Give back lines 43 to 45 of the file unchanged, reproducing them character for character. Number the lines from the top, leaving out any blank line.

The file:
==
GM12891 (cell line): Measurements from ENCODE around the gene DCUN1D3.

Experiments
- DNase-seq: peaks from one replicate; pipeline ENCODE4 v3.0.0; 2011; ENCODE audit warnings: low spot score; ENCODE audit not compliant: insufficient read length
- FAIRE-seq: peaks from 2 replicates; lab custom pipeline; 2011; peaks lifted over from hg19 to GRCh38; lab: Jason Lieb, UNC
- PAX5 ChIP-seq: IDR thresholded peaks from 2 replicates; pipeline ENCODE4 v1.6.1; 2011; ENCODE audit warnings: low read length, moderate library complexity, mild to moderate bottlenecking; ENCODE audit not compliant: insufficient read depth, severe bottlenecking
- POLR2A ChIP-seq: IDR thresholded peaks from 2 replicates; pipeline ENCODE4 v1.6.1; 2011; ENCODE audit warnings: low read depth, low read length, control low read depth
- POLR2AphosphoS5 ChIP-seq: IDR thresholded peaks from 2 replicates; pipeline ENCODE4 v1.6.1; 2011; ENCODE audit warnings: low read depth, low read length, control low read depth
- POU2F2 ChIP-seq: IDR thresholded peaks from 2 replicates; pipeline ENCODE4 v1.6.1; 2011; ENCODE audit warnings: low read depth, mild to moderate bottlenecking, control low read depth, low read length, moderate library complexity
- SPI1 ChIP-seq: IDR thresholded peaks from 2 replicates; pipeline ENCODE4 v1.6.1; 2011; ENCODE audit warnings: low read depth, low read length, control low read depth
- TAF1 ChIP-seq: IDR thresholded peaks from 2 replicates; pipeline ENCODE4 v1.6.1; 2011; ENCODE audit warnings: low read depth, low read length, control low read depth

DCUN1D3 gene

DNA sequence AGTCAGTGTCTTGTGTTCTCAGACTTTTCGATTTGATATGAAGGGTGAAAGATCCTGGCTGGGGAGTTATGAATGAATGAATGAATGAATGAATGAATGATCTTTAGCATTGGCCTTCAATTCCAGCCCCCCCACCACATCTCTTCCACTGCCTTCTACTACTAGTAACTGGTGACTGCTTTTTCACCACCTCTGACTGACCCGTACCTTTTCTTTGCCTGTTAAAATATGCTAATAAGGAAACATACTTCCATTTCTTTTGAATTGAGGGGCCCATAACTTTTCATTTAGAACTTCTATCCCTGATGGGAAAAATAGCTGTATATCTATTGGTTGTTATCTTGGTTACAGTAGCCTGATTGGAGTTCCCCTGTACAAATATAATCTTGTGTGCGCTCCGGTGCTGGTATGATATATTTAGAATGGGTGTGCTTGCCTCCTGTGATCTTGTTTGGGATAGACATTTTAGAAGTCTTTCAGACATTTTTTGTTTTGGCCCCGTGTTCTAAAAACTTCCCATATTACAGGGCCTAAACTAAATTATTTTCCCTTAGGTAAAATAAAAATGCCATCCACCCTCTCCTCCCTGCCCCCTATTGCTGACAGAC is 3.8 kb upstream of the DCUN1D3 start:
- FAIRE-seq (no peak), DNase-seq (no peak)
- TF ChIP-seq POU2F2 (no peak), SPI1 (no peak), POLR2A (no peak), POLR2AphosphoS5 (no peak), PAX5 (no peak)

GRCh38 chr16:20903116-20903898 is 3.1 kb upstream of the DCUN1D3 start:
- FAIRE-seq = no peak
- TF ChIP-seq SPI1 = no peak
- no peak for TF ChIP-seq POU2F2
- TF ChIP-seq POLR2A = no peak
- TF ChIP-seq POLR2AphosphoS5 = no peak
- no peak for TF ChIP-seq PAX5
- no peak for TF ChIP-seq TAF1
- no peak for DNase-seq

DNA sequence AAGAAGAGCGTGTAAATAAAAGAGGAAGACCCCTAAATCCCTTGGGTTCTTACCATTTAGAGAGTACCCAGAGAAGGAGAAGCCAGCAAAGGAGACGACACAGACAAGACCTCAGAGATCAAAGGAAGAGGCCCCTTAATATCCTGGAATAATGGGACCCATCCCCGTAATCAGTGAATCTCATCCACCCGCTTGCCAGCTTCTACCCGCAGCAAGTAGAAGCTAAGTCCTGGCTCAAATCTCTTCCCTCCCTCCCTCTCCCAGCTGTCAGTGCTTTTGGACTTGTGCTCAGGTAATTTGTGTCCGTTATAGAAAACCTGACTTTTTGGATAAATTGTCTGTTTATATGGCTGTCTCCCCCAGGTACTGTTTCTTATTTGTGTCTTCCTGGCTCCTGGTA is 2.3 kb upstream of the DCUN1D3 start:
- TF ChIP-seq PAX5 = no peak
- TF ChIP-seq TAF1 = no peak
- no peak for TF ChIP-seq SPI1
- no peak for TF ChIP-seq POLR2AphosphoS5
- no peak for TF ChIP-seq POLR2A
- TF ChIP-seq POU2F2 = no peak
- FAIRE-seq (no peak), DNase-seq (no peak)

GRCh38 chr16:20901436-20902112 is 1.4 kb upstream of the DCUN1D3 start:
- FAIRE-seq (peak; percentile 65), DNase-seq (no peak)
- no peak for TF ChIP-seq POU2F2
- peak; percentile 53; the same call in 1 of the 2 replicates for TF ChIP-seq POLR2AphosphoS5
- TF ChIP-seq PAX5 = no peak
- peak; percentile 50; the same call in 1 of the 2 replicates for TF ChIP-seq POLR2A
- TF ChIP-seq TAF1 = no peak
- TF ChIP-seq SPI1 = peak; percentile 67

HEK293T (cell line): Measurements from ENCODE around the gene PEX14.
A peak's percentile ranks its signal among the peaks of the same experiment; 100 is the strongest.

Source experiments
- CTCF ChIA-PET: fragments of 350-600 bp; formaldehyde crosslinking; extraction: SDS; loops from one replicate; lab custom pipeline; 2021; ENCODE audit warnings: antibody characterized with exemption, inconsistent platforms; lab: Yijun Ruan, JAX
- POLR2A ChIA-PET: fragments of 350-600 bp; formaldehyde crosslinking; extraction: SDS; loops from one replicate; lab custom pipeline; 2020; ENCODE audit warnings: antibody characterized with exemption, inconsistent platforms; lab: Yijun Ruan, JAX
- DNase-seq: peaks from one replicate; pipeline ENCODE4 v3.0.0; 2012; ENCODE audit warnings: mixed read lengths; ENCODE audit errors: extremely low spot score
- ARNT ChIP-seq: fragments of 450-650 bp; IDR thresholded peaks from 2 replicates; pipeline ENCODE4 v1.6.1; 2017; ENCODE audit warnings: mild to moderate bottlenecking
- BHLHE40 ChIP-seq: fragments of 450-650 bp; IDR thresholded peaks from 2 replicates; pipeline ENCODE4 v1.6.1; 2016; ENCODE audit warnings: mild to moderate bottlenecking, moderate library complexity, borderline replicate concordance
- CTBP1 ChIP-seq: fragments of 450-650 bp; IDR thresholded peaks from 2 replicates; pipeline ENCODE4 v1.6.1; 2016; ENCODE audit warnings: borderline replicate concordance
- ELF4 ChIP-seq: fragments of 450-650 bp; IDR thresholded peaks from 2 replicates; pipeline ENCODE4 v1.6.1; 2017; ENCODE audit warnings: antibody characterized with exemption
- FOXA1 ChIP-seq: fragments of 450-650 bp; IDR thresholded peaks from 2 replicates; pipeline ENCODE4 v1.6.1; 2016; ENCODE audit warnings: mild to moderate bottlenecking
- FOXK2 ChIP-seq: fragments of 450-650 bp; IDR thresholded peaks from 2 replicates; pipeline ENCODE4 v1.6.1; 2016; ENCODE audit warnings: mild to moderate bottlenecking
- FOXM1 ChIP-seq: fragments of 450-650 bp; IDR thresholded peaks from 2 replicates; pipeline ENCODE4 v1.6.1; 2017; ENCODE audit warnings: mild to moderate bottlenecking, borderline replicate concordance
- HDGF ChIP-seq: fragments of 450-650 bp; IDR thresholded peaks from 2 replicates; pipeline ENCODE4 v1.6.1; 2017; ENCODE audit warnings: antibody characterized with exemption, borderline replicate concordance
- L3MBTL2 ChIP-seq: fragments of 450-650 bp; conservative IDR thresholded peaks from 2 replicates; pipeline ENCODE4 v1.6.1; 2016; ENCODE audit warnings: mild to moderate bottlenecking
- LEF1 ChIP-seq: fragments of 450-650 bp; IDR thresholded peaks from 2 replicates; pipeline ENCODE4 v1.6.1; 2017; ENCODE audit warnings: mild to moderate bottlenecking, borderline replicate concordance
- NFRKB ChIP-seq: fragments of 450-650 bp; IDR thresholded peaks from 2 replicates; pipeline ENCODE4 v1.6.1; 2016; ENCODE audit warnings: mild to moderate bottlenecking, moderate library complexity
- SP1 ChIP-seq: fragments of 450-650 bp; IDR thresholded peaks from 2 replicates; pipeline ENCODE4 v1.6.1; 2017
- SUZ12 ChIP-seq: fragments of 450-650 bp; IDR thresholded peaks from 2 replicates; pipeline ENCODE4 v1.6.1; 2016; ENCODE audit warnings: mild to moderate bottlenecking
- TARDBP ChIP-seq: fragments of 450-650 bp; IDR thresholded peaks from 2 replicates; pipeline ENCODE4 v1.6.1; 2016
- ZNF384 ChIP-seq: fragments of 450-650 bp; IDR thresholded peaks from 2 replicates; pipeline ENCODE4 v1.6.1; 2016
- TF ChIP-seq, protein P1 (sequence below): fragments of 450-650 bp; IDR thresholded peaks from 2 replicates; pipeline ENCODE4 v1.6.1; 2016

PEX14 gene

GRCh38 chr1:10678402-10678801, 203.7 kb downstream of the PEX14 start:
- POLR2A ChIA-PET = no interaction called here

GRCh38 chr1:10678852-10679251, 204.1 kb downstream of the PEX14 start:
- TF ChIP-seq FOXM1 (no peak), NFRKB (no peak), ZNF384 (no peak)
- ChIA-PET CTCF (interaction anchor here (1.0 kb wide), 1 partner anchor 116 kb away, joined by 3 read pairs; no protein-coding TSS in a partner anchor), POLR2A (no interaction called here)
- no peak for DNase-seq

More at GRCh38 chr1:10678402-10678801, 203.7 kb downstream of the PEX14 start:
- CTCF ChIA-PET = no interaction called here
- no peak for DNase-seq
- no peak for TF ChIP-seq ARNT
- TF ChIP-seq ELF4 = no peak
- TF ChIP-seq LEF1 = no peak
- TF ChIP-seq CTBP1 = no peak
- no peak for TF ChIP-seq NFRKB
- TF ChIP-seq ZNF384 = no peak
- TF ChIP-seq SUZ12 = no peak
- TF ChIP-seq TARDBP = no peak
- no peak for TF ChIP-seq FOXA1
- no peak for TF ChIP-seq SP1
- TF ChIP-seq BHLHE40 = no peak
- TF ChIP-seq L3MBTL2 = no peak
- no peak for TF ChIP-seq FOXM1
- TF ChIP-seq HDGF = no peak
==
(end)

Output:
- CTCF ChIA-PET: fragments of 350-600 bp; formaldehyde crosslinking; extraction: SDS; loops from one replicate; lab custom pipeline; 2021; ENCODE audit warnings: antibody characterized with exemption, inconsistent platforms; lab: Yijun Ruan, JAX
- POLR2A ChIA-PET: fragments of 350-600 bp; formaldehyde crosslinking; extraction: SDS; loops from one replicate; lab custom pipeline; 2020; ENCODE audit warnings: antibody characterized with exemption, inconsistent platforms; lab: Yijun Ruan, JAX
- DNase-seq: peaks from one replicate; pipeline ENCODE4 v3.0.0; 2012; ENCODE audit warnings: mixed read lengths; ENCODE audit errors: extremely low spot score